E&E: Big Dams are Booming Business, but Politics Remain Difficult

Julia Pyper, ClimateWire
Friday, May 31, 2013

In the United States, big hydropower projects like the Hoover Dam are things of the past. But big dams are a booming business in Asia, Africa and Latin America, where countries are eagerly looking for ways to meet their growing energy needs.

Stakeholders met at the International Hydropower Association's (IHA) biennial world congress last week in Kuching, Malaysia, with the goal of advancing hydropower more sustainably.

The conference marked the release of the first official hydroelectric project assessments using the industry's Hydropower Sustainability Assessment Protocol (HSAP). The tool launched in 2011 enables dam builders to assess various sustainability topics, including biodiversity, erosion, infrastructure safety and downstream flow regimes.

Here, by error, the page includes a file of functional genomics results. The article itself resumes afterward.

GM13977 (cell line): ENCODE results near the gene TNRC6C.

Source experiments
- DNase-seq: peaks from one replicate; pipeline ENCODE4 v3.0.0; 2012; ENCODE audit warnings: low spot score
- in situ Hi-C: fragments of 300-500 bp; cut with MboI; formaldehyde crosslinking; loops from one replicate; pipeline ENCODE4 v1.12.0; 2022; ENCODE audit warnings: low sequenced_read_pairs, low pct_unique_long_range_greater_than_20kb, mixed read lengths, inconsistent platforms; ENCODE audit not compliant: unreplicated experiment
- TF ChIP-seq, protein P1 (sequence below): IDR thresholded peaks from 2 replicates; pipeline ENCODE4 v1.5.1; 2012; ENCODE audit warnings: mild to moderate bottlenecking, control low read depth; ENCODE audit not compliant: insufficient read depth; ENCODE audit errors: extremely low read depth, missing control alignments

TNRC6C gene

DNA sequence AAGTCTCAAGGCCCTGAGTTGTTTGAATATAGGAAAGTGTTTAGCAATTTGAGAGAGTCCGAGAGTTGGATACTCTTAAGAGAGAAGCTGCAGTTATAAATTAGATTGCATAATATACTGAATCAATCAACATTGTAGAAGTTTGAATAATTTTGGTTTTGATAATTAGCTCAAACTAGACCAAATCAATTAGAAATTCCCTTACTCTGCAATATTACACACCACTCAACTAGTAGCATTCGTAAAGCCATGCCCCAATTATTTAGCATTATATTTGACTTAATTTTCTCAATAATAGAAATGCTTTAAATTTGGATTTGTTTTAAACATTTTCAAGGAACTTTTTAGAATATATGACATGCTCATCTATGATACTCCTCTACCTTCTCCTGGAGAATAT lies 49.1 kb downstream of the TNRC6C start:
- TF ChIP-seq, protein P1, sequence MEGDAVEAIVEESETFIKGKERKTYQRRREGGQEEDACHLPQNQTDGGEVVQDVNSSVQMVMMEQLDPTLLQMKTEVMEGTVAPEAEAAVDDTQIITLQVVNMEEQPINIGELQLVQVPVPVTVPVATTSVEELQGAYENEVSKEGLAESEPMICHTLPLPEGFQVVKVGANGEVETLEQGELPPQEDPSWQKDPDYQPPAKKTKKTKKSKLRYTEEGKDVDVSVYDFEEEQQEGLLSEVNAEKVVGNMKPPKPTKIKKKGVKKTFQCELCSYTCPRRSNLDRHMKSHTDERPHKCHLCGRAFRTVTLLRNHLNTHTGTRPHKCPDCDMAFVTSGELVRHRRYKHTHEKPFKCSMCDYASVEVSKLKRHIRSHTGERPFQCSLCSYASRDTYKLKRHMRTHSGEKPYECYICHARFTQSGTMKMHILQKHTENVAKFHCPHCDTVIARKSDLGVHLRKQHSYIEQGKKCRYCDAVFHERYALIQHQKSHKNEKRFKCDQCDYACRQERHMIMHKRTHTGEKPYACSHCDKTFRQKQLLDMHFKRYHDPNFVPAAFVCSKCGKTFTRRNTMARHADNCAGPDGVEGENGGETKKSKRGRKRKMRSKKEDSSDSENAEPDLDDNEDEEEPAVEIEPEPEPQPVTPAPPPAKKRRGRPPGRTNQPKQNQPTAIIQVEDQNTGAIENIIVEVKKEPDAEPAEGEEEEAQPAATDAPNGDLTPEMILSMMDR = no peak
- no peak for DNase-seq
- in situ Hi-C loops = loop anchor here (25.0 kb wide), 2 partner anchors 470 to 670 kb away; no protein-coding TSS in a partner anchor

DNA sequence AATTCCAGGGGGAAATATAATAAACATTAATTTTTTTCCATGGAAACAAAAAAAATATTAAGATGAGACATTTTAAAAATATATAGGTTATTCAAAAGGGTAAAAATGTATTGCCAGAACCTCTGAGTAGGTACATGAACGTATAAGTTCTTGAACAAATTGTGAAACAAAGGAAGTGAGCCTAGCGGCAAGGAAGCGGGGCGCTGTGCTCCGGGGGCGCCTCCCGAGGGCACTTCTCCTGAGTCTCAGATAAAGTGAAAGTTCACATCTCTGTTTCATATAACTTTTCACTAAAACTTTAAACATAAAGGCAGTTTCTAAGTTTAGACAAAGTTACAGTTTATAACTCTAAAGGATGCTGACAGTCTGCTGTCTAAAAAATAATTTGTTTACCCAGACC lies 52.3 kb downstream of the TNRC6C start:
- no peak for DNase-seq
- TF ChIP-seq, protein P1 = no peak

Protestors assert that the dozen hydroelectric dams planned for the state of Sarawak, Malaysia, will require thousands of indigenous people to be forcibly resettled. Photo by Lee Long Hui, courtesy of International Rivers.

The protocol also includes guidelines on engaging with indigenous peoples and identifies the potential for reservoirs to produce greenhouse gas emissions.

Many environmental and human rights groups have come out in support of the HSAP. But others have pointed to the lack of external oversight in HSAP assessments as an easy way for companies to "greenwash" their big dam projects. Also, because it's a voluntary measure, some groups say it's likely to have a small impact on the major hydro projects cropping up throughout the developing world.